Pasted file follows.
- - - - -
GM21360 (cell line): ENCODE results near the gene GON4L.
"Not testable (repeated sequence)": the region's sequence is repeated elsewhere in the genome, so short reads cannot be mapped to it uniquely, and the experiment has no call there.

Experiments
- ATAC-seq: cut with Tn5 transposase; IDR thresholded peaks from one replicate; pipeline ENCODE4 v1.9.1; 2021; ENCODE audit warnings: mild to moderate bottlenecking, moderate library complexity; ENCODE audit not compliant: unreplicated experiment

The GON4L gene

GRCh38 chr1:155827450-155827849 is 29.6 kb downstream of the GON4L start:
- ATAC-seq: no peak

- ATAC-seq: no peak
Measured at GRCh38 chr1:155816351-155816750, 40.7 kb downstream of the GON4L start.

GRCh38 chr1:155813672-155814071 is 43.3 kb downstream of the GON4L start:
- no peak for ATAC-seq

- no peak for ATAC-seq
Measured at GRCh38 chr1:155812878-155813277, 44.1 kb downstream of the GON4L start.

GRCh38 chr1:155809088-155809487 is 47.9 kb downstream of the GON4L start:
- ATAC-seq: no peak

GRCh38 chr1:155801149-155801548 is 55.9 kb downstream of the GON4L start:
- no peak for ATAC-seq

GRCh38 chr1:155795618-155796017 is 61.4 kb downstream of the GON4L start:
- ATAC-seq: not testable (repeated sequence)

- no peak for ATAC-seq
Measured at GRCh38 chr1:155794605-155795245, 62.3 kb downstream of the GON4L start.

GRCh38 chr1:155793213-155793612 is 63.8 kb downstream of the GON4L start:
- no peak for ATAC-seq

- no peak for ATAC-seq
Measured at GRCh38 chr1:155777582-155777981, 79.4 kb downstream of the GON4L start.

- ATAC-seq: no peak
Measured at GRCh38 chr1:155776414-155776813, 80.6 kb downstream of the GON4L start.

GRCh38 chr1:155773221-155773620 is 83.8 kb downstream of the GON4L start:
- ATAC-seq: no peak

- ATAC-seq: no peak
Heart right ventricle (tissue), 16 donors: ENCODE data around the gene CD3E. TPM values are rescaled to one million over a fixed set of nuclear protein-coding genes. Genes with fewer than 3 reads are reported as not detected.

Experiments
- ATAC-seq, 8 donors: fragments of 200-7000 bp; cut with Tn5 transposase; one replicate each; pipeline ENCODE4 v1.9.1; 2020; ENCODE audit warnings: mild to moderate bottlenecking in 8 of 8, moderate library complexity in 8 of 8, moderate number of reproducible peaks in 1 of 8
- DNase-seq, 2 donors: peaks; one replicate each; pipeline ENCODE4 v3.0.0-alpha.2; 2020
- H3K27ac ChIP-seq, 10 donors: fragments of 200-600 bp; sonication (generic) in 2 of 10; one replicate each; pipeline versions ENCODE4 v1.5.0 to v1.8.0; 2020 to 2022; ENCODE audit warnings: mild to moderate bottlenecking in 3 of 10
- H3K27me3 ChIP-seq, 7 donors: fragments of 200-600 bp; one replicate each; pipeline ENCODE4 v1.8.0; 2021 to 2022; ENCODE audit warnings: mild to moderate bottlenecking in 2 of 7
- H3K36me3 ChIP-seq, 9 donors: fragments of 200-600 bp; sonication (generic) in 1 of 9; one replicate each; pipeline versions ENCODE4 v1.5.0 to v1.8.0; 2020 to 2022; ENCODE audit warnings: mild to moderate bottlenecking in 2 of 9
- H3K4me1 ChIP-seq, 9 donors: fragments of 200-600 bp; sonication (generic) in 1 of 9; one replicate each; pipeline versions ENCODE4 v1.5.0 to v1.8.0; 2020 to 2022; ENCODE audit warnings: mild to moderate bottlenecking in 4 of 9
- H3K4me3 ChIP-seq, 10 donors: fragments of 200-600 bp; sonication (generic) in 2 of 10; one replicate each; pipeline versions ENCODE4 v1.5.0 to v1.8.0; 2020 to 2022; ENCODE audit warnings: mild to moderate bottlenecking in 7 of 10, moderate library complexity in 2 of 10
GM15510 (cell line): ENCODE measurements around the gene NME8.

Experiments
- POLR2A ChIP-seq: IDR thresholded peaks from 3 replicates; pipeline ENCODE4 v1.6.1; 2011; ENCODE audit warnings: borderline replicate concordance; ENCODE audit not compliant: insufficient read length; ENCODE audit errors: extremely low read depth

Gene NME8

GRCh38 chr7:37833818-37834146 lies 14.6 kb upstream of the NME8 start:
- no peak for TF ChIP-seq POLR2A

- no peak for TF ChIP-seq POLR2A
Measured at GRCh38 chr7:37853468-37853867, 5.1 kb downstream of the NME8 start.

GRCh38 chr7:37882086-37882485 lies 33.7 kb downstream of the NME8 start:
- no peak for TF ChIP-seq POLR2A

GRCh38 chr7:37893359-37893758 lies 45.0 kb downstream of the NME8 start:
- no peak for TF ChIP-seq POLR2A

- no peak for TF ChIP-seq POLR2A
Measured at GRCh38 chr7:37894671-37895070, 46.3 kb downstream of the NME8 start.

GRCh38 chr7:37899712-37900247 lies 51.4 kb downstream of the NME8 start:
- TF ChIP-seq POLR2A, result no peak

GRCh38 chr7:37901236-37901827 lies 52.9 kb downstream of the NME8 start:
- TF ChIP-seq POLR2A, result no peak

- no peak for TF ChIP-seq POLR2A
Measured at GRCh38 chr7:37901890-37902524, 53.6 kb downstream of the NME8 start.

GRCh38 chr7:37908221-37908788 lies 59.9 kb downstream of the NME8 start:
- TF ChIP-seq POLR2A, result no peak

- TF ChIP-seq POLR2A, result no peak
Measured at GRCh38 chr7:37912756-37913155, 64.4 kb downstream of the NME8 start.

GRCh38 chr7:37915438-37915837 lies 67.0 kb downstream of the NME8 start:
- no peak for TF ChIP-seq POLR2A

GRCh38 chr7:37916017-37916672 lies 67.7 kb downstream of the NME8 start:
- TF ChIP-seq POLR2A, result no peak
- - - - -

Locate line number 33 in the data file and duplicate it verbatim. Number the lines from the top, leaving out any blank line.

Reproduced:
- ATAC-seq, 8 donors: fragments of 200-7000 bp; cut with Tn5 transposase; one replicate each; pipeline ENCODE4 v1.9.1; 2020; ENCODE audit warnings: mild to moderate bottlenecking in 8 of 8, moderate library complexity in 8 of 8, moderate number of reproducible peaks in 1 of 8